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California Establishes $1 Billion Initiative Aimed at Lower-Income Sector

Consistent with the goals set forth in 2015’s Assembly Bill (AB) 693, the California Public Utilities Commission has set forth a framework for assuring that a greater proportion of the benefits associated with net metering can be captured by residents in limited-income housing complexes.

More specifically, the commission adopted a new Solar on Multifamily Affordable Housing (SOMAH) program, which the commission said was designed to incentivize the installation of solar distributed generation projects at existing multifamily affordable housing sites. The commission acknowledged that the SOMAH offering is similar to the Multifamily Affordable Housing Solar Roofs Program that was initially created pursuant to AB 693, but it noted a couple of key distinctions, including administration of the SOMAH plan by an independent third party and funding for SOMAH via the proceeds from annual greenhouse gas (GHG) emission allowances.

As envisioned by the commission, the SOMAH program will enable tenants in qualifying low-income housing developments to share in the net metering bill credits accompanying the installation of solar systems. To that end, the commission ruled that 51% of the net metering credits associated with a SOMAH building’s solar system should be allocated to the residents of the building, while the remaining 49% should be assigned to common areas. From the commission’s perspective, such a distribution is consistent with AB 693’s requirement that the solar credits be used “primarily” for the benefit of tenants. The commission said it recognized that some consumer advocacy groups had lobbied for a greater share of the net metering credits to go to residents. However, the commission stated, it was persuaded that a 51/49 apportionment would encourage greater participation by building owners. The commission asserted that the net metering schedule it had devised for the SOMAH program would offer significant economic incentives to owners of buildings that meet the criteria for designation as affordable housing.

The commission reported that such incentives will take the form of a base rate of $3.20 per watt for the portion of the solar facilities serving tenants and of $1.10 per watt for solar service to common areas. The commission outlined several requirements that building owners must meet in order to participate in the SOMAH plan. Such criteria include the following:

  1. A property must have a minimum of five residential rental units;
  2. The building must be subject to a deed restriction or some other financial agreement that identifies the premises as affordable housing;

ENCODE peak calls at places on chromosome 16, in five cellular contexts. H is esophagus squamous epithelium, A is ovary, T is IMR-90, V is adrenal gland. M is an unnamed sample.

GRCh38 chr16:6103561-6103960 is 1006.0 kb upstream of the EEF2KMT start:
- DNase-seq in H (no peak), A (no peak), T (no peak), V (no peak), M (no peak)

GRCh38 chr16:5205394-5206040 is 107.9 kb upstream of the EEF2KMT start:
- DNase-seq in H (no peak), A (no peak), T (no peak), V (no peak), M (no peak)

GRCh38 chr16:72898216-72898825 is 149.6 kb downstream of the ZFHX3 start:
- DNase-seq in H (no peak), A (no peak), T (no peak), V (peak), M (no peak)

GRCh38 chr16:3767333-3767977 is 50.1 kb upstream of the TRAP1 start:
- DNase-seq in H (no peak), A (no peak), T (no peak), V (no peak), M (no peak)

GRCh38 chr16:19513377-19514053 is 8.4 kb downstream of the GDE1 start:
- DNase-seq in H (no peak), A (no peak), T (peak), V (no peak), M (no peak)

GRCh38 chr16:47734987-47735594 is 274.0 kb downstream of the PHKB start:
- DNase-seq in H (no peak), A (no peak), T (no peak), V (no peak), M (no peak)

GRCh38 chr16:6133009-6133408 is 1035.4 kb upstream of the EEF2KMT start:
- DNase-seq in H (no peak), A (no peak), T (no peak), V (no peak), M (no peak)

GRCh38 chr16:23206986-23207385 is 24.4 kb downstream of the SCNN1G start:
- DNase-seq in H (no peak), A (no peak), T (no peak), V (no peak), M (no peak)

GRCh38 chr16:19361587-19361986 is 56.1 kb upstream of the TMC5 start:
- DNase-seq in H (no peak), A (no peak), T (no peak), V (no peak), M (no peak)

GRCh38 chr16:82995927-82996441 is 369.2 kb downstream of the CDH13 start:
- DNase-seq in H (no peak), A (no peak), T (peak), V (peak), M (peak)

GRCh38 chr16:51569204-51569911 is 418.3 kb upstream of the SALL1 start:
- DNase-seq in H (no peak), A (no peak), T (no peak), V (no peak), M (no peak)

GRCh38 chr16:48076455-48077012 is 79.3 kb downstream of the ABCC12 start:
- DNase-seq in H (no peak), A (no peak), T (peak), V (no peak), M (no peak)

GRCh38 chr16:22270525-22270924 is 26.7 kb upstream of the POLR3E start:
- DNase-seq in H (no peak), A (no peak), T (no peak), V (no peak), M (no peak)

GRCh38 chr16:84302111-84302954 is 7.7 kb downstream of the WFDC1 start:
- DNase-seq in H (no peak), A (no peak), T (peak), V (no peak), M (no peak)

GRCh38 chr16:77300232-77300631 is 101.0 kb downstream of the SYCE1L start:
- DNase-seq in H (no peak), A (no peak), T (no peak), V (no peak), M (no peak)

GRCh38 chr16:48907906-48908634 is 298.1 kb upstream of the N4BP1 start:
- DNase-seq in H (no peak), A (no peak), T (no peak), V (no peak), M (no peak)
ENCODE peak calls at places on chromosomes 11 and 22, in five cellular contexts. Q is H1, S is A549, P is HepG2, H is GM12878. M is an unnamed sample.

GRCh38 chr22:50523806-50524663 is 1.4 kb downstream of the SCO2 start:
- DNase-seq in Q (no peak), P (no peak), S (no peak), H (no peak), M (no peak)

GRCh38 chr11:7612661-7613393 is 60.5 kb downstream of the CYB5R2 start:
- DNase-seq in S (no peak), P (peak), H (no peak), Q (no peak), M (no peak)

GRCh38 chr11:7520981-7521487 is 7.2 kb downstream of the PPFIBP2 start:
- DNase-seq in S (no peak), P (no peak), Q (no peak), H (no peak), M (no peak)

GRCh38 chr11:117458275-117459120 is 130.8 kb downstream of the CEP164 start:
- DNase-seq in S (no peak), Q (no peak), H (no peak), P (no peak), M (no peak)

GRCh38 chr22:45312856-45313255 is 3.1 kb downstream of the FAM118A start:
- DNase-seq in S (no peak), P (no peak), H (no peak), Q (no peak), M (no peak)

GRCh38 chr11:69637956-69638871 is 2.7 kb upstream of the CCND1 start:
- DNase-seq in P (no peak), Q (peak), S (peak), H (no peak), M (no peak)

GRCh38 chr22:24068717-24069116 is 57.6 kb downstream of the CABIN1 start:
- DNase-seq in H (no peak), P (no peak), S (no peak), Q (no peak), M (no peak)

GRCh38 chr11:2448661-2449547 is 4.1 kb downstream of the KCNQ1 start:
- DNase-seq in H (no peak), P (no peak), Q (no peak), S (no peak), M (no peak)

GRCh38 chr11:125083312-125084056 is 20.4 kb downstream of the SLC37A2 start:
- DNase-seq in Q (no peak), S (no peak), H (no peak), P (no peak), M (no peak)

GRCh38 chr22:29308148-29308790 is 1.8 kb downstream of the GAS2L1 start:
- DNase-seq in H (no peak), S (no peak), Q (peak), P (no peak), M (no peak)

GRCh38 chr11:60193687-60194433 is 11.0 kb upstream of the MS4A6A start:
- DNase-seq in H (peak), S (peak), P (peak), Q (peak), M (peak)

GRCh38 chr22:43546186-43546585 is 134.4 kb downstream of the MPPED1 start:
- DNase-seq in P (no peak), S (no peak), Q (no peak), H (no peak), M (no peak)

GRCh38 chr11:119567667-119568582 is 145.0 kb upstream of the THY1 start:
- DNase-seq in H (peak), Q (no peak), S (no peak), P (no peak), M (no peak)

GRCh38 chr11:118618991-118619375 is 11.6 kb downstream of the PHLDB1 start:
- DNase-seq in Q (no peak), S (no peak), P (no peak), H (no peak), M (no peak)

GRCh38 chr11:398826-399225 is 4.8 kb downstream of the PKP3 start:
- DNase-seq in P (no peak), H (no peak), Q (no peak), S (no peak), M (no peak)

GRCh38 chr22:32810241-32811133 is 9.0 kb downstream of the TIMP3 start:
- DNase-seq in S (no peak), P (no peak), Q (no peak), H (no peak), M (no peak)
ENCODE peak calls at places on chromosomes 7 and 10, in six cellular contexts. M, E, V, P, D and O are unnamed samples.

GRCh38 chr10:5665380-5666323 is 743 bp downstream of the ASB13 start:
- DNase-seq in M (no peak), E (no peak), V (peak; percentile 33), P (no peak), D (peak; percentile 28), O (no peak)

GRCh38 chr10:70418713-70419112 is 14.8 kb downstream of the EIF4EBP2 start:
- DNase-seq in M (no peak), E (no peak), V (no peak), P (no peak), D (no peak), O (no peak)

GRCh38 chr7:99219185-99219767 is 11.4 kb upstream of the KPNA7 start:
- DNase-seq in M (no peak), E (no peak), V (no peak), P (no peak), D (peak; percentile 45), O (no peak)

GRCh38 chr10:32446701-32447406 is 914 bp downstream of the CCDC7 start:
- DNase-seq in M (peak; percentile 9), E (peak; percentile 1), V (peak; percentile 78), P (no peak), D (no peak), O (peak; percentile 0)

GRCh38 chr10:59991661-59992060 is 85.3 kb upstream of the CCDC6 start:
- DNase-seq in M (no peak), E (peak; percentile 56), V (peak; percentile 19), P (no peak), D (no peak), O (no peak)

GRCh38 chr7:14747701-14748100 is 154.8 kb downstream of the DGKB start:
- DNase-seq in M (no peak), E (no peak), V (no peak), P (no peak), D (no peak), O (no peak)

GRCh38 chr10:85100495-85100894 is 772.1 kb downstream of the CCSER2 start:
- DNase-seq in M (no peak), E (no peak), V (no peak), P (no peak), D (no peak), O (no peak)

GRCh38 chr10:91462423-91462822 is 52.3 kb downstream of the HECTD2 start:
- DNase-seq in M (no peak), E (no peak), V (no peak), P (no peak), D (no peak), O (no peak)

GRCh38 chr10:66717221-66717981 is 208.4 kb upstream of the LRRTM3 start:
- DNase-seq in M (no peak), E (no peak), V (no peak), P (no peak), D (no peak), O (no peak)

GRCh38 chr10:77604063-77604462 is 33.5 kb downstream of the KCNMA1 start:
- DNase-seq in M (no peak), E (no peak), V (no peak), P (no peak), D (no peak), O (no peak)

3. There must be at least 10 years remaining on that affordable housing designation;
  4. Rent must be maintained within “reasonable” limits, as determined by a local agency overseeing housing programs;
  5. Units must be separately metered and eligible for a utility’s virtual net energy metering (VNEM) tariff;
  6. The property must be an existing building, as new construction is not eligible;
  7. At least 80% of building residents must have incomes at or below 60% of the area median income; and
  8. Properties with community choice aggregation (CCA) residents may enroll in the SOMAH plan provided the sponsoring CCA program has a VNEM construct.

Observing that the overall goal of AB 693 had been to have at least 300 megawatts (MW) of solar capacity installed at multifamily affordable housing developments by 2030, the commission provided for the SOMAH initiative to be funded at a rate of $100 million a year for a 10-year period, for total funding of $1 billion. The commission commented that a substantial level of investment was clearly needed in that under the first affordable housing solar roofs program, only 39 MW had been added.

Moreover, in contrast to the earlier version of the SOMAH plan, which depended on funding from the state’s largest electric utilities, the updated program will be subsidized through California’s cap-and-trade program, under which GHG emissions allocated to the utilities are sold in a quarterly auction process. The commission conceded that should the GHG auctions fail to attain the $100 million funding threshold, the SOMAH plan may not be as effective as anticipated. However, the commission cited recent auction results as indicating that it was unlikely that GHG sales will fall short of the goal. Highlighting another difference between the original multifamily affordable housing solar project and the SOMAH program, the commission pointed out that the new plan would be managed by a statewide third-party administrator, to be selected through a competitive process in response to a request for proposals. The commission asserted that such independence would better assure that the bill credits afforded by the installation of solar facilities would be passed through to the tenants of the qualifying housing developments.

The commission expressed confidence that the SOMAH program as now presented will extend to lowerincome consumers the same benefits of solar energy and associated net metering bill credits that customers of means have long been able to take advantage of. Even so, though, the commission admitted that the twoyear lapse between enactment of AB 693 and implementation of the new SOMAH program may seem unreasonable to some. The commission averred that although it may have taken longer, it was preferable to adhere to a deliberative process that took into account all stakeholder positions and allowed for careful analysis of all data available before instituting the revised SOMAH initiative. Re Successor to Existing Net Energy Metering Tariffs, Decision 17-12-022, Rulemaking 14- 07-002, Dec. 14, 2017 (Cal.P.U.C.).